De-Escalated Adjuvant Therapy After Transoral Robotic Surgery for Human Papillomavirus-Related Oropharyngeal Carcinoma: The Sinai Robotic Surgery (SIRS) Trial

Brett A. Miles, Marshall R. Posner, Vishal Gupta, Marita S. Teng, Richard L. Bakst, Mike Yao, Kryzsztof J. Misiukiewicz, Raymond L. Chai, Sonam Sharma, William H. Westra, Seunghee Kim-Schulze, Bheesham Dayal, Stanislaw Sobotka, Andrew G. Sikora, Peter M. Som, Eric M. Genden

Research output: Contribution to journalArticlepeer-review

23 Scopus citations


Background: Treatment of human papillomavirus-related oropharyngeal squamous cell carcinoma (HPVOPC) results in unprecedented high survival rates but possibly unnecessary toxicity. We hypothesized that upfront surgery and neck dissection followed by reduced-dose adjuvant therapy for early and intermediate HPVOPC would ultimately result in equivalent progression-free survival (PFS) and overall survival while reducing toxicity. Methods: This study was a nonrandomized phase II trial for early-stage HPVOPC treated with transoral robotic surgery (TORS) followed by reduced-dose radiotherapy. Patients with previously untreated p16-positive HPVOPC and <20 pack years’ smoking history were enrolled. After robotic surgery, patients were assigned to group 1 (no poor risk features; surveillance), group 2 (intermediate pathologic risk factors [perineural invasion, lymphovascular invasion]; 50-Gy radiotherapy), or group 3 (poor prognostic pathologic factors [extranodal extension [ENE], more than three positive lymph nodes and positive margin]; concurrent 56-Gy chemoradiotherapy with weekly cisplatin). Results: Fifty-four patients were evaluable; there were 25 in group 1, 15 in group 2, and 14 in group 3. Median follow-up was 43.9 months (9.6–75.8). Disease-specific survival was 98.1%, and PFS was 90.7%. PFS probability via Kaplan-Meier was 91.3% for group 1, 86.7% for group 2, and 93.3% for group 3. There were five locoregional failures (LRFs), including one distant metastasis and one contralateral second primary. Average time to LRF was 18.9 months (9.6–59.0); four LRFs were successfully salvaged, and the patients remain disease free (11.0–42.7 months); one subject remains alive with disease. Conclusion: The results indicate that upfront surgery with neck dissection with reduced-dose radiation for T1–2, N1 stage (by the eighth edition American Joint Committee on Cancer staging manual) HPVOPC results in favorable survival with excellent function in this population. These results support radiation dose reduction after TORS as a de-escalation strategy in HPVOPC. Implications for Practice: Transoral robotic surgery can provide a safe platform for de-escalation in carefully selected patients with early-stage human papillomavirus-related oropharyngeal cancer. In this clinical trial, disease-specific survival was 100%, over 90% of the cohort had a reduction of therapy from standard of care with excellent functional results, and the five patients with observed locoregional failures were successfully salvaged.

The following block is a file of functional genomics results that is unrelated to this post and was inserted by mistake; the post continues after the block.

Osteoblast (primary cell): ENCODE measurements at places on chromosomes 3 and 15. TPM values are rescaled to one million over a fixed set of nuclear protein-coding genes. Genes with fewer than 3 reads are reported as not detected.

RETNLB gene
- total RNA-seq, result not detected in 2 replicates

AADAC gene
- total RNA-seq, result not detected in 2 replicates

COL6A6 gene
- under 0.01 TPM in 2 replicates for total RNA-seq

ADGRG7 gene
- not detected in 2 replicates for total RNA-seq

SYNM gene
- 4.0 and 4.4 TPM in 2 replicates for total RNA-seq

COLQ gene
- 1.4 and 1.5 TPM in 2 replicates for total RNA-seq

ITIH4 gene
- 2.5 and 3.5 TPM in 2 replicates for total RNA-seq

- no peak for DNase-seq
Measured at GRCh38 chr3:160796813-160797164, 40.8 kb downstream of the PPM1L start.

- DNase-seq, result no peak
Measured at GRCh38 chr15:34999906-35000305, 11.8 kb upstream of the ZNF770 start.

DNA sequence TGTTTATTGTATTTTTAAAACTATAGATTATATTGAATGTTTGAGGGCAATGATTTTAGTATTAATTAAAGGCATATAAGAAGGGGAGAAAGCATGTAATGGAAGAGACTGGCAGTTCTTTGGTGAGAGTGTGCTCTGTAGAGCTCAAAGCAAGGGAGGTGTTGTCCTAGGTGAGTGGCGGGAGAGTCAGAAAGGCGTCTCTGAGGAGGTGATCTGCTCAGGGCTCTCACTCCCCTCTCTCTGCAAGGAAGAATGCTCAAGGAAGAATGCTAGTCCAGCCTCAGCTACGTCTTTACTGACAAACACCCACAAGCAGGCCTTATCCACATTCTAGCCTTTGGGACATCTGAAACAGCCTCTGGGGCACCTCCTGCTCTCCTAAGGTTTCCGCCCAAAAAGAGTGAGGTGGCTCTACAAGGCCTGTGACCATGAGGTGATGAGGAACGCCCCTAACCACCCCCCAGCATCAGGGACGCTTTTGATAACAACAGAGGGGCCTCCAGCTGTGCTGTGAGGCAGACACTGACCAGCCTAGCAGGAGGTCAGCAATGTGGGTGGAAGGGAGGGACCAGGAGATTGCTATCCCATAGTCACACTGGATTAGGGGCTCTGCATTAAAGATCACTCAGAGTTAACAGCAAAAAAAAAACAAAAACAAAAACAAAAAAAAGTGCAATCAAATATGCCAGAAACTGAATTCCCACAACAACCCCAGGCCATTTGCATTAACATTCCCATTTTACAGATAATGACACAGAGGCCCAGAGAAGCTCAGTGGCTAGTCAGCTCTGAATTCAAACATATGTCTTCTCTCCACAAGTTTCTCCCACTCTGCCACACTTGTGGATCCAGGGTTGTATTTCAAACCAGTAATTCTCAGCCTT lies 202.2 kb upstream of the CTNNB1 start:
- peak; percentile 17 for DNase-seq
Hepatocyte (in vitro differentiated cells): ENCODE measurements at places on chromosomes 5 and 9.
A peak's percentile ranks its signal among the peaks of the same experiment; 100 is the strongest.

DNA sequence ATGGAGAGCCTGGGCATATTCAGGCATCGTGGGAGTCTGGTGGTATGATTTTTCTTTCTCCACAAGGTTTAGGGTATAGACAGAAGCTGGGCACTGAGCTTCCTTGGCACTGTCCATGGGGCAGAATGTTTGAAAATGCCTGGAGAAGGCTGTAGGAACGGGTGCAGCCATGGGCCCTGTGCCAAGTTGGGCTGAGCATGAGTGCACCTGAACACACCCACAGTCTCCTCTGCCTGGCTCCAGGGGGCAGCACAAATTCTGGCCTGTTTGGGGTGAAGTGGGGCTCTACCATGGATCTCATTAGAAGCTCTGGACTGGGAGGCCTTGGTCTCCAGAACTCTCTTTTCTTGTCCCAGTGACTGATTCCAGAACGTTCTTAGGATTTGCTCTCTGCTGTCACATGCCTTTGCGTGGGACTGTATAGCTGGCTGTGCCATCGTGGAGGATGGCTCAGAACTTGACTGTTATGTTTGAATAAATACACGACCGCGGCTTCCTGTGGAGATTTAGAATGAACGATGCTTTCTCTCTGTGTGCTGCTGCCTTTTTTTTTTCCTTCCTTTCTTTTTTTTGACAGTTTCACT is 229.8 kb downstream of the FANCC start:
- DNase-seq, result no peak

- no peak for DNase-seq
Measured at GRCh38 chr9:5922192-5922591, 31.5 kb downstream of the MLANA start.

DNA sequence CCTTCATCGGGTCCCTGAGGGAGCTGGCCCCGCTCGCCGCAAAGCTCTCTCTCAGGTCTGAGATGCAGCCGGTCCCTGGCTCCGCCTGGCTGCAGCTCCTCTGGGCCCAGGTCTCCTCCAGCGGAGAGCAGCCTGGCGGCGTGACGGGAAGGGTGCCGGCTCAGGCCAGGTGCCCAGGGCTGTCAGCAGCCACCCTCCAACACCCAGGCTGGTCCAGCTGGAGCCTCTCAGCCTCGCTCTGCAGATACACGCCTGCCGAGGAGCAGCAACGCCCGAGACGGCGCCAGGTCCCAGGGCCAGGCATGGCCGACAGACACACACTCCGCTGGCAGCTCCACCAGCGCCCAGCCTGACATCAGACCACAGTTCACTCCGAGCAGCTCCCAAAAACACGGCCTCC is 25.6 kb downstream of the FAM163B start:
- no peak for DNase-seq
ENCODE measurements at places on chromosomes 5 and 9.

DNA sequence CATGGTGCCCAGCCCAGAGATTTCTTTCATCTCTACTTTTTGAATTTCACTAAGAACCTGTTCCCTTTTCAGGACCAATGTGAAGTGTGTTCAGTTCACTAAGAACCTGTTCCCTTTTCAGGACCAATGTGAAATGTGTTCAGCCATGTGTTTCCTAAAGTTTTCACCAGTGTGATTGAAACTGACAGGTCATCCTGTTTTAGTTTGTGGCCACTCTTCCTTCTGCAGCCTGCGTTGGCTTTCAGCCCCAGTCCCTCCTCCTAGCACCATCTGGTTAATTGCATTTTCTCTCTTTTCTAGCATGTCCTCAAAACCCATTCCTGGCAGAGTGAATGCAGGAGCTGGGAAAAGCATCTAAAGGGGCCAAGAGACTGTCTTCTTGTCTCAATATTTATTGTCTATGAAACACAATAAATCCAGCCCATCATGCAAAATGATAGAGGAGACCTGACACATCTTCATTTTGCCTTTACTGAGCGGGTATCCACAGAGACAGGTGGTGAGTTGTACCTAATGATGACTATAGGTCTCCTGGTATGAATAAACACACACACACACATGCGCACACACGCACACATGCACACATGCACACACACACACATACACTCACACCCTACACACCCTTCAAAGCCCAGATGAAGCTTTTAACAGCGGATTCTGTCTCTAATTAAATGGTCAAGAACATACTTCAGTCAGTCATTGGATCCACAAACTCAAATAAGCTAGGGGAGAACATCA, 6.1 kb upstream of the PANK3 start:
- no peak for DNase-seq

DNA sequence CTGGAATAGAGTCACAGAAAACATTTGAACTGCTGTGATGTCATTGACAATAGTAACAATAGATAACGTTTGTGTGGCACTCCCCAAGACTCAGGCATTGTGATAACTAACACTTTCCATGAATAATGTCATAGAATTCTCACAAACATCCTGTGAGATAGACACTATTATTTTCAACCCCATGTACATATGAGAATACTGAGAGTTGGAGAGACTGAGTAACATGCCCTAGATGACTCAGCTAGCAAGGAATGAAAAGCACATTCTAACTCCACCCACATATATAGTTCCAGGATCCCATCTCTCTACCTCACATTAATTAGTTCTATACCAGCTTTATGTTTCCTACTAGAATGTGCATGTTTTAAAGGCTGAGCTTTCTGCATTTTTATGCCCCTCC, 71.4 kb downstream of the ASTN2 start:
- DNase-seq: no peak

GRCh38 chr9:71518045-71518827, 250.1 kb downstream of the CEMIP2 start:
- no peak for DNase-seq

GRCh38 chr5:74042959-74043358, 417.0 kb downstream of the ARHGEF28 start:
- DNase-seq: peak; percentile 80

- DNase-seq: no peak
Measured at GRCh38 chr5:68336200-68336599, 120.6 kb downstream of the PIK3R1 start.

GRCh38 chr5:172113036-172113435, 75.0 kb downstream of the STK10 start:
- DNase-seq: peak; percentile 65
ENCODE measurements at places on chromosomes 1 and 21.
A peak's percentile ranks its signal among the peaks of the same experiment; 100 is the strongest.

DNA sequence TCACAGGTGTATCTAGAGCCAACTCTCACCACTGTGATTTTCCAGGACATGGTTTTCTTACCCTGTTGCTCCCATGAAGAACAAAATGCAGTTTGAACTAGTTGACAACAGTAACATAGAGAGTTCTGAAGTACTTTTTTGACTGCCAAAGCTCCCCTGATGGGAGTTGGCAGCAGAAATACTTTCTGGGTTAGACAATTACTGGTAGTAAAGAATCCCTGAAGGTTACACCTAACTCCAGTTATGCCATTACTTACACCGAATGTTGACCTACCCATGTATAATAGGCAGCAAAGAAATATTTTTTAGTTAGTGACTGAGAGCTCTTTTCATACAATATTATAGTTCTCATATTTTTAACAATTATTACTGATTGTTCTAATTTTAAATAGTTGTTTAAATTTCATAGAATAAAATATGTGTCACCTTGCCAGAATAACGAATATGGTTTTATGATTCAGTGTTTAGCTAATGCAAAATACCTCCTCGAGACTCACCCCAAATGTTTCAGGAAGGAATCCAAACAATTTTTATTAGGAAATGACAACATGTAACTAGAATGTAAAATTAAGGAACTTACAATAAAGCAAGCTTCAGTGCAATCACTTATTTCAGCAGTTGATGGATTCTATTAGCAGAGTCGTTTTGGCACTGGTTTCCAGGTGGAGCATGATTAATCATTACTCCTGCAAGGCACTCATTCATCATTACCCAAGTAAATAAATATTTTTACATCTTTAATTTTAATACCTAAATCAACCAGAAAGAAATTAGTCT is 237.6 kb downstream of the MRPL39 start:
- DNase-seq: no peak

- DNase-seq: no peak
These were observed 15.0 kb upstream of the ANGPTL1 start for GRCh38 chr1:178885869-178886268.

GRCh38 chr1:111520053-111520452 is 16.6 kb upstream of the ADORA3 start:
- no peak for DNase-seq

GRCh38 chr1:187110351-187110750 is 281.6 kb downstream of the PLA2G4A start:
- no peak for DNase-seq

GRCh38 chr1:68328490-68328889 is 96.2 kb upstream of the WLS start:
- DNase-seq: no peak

Original languageEnglish
Pages (from-to)504-513
Number of pages10
Issue number6
StatePublished - Jun 2021


  • De-escalation
  • Human papillomavirus
  • Oropharynx cancer
  • Transoral robotic surgery


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